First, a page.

Transylvania University receives grant to attract science and math students
LEXINGTON, Ky.—The National Science Foundation has awarded $593,869 to Transylvania University to attract and retain science and math students over the next five years. The largest portion of the grant—$520,000—will be applied to scholarships for deserving students from across the U.S.
“Prospective students and their families have long recognized Transylvania’s excellence in math and science,” said Brad Goan, vice president for enrollment and dean of admissions. “The STEM Scholars Program builds on that outstanding tradition and provides even more opportunity here for talented and motivated students.”
The focus on STEM (science, technology, engineering, and mathematics) disciplines as part of an interdisciplinary education has recently gained widespread attention as a way to prepare students for a variety of twenty-first century careers. Transylvania professors Eva Csuhai (chemistry), George Kaufman (chemistry), Sarah Bray (biology), and Mike LeVan (mathematics) will manage the program. Application details are not yet in place.
In addition to scholarship opportunities, the grant will fund guest lecturers who can talk to students about careers in science and math and present workshops on such topics as study habits and conducting research. A portion of the money is also designated for summer research to help prepare students for competitive opportunities outside Transylvania.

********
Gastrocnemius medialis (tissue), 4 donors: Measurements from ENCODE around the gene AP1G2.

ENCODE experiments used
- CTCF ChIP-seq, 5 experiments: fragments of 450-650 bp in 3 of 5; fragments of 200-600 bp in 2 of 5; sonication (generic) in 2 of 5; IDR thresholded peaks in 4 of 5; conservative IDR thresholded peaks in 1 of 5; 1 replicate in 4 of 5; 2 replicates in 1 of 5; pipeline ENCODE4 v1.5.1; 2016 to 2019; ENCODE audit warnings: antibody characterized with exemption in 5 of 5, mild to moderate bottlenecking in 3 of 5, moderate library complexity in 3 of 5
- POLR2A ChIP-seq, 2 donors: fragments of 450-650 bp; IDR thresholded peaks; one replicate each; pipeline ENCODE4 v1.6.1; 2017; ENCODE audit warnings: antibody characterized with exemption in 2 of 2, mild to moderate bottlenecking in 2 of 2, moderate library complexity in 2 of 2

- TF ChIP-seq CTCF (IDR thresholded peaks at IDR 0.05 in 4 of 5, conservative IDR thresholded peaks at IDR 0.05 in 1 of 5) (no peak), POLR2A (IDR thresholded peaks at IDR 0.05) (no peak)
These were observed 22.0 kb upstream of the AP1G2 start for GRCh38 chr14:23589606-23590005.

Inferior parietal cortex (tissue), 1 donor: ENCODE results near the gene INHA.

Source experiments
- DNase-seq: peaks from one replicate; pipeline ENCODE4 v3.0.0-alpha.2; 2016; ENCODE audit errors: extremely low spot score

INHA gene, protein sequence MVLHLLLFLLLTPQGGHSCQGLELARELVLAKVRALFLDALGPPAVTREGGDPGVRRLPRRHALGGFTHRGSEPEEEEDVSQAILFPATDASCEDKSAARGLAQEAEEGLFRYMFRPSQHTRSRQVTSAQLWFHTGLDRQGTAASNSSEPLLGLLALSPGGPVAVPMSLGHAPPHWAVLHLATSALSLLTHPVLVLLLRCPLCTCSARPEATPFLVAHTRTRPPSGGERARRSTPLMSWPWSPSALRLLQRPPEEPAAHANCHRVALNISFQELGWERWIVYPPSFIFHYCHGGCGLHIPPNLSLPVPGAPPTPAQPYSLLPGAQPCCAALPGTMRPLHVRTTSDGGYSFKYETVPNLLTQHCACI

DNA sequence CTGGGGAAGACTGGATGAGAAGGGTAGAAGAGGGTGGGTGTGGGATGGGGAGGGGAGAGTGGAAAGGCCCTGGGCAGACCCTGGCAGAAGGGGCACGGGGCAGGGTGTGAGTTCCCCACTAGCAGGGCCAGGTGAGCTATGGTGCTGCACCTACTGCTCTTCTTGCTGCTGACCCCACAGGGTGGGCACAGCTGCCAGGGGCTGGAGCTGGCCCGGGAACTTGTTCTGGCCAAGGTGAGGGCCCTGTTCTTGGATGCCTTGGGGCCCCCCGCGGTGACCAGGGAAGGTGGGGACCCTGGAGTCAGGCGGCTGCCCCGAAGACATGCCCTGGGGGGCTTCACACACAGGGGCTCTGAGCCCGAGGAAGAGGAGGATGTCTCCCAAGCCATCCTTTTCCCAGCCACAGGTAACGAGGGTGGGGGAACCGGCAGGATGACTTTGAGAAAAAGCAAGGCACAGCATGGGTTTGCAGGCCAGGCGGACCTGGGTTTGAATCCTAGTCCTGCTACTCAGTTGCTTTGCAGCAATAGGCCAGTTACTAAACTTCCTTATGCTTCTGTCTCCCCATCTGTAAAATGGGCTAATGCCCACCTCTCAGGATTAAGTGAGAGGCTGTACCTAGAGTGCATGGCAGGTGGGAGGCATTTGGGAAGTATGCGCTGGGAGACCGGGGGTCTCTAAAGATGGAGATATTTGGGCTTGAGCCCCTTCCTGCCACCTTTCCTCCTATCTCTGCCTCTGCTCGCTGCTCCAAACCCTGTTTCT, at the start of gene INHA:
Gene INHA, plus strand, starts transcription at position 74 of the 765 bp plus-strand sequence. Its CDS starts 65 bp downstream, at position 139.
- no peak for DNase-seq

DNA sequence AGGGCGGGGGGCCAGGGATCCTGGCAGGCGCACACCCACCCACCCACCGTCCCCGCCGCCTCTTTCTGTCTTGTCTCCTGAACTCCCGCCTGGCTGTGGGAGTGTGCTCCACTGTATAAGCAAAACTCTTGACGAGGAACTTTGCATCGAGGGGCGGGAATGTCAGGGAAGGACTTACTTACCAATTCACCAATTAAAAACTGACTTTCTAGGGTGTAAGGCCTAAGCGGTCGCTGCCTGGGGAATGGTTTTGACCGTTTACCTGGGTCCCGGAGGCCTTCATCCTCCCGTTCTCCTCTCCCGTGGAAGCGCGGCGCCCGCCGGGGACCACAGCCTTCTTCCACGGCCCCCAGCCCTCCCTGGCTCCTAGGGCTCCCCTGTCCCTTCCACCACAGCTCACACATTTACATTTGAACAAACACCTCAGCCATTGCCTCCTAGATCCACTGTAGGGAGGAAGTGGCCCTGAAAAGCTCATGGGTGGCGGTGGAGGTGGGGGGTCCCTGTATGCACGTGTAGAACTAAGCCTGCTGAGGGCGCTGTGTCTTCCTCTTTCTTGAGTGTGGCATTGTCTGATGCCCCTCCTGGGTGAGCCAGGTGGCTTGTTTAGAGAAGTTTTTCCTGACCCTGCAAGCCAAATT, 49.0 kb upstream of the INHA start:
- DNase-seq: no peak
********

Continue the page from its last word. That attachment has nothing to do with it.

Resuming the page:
“The main focus of the grant is to give scholarships to bright students who have a serious interest in science and math,” said Csuhai. “We want them to spend less energy worrying about financial issues and more energy on their studies.”
The goal is also to reduce attrition among students who initially indicate an interest in majoring in math or science. Once enrolled, STEM Scholars will receive academic support to ensure they remain successful in their course work and are able to graduate with a major in a STEM area. Students will be encouraged to pursue post-graduate degrees.
“This grant will help Transylvania send even more students to highly acclaimed graduate programs across the country,” said Transylvania President R. Owen Williams. “Our STEM Scholars will be fully prepared to contribute to businesses and industries driven by critical thinking and creativity.”
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